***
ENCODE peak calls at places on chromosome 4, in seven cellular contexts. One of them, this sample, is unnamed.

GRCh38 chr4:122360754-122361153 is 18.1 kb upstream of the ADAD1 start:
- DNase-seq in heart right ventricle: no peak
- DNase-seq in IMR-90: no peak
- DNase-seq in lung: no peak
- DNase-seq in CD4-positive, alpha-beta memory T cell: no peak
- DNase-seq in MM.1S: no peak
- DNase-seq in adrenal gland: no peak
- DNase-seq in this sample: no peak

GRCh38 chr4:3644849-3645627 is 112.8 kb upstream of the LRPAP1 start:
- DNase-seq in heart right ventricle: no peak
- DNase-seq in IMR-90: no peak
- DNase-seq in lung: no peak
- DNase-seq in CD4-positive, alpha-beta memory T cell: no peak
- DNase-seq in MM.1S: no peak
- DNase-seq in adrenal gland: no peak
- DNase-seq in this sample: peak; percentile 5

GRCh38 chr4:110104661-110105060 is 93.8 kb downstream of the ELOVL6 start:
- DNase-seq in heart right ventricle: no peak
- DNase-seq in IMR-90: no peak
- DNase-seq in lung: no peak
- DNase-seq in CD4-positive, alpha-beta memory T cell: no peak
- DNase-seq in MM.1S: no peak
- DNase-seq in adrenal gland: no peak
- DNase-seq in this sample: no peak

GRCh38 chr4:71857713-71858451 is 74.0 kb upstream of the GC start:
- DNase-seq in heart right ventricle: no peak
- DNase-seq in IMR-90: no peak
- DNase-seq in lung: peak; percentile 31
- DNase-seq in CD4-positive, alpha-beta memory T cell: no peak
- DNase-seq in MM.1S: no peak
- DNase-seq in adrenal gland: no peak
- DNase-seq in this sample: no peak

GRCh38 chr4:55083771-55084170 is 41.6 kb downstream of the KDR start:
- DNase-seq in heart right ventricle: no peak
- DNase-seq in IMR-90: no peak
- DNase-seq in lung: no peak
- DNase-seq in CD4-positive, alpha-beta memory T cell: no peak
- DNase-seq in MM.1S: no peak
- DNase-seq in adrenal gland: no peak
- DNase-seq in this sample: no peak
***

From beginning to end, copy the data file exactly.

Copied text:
ENCODE peak calls at places on chromosome 4, in seven cellular contexts. One of them, this sample, is unnamed.

GRCh38 chr4:122360754-122361153 is 18.1 kb upstream of the ADAD1 start:
- DNase-seq in heart right ventricle: no peak
- DNase-seq in IMR-90: no peak
- DNase-seq in lung: no peak
- DNase-seq in CD4-positive, alpha-beta memory T cell: no peak
- DNase-seq in MM.1S: no peak
- DNase-seq in adrenal gland: no peak
- DNase-seq in this sample: no peak

GRCh38 chr4:3644849-3645627 is 112.8 kb upstream of the LRPAP1 start:
- DNase-seq in heart right ventricle: no peak
- DNase-seq in IMR-90: no peak
- DNase-seq in lung: no peak
- DNase-seq in CD4-positive, alpha-beta memory T cell: no peak
- DNase-seq in MM.1S: no peak
- DNase-seq in adrenal gland: no peak
- DNase-seq in this sample: peak; percentile 5

GRCh38 chr4:110104661-110105060 is 93.8 kb downstream of the ELOVL6 start:
- DNase-seq in heart right ventricle: no peak
- DNase-seq in IMR-90: no peak
- DNase-seq in lung: no peak
- DNase-seq in CD4-positive, alpha-beta memory T cell: no peak
- DNase-seq in MM.1S: no peak
- DNase-seq in adrenal gland: no peak
- DNase-seq in this sample: no peak

GRCh38 chr4:71857713-71858451 is 74.0 kb upstream of the GC start:
- DNase-seq in heart right ventricle: no peak
- DNase-seq in IMR-90: no peak
- DNase-seq in lung: peak; percentile 31
- DNase-seq in CD4-positive, alpha-beta memory T cell: no peak
- DNase-seq in MM.1S: no peak
- DNase-seq in adrenal gland: no peak
- DNase-seq in this sample: no peak

GRCh38 chr4:55083771-55084170 is 41.6 kb downstream of the KDR start:
- DNase-seq in heart right ventricle: no peak
- DNase-seq in IMR-90: no peak
- DNase-seq in lung: no peak
- DNase-seq in CD4-positive, alpha-beta memory T cell: no peak
- DNase-seq in MM.1S: no peak
- DNase-seq in adrenal gland: no peak
- DNase-seq in this sample: no peak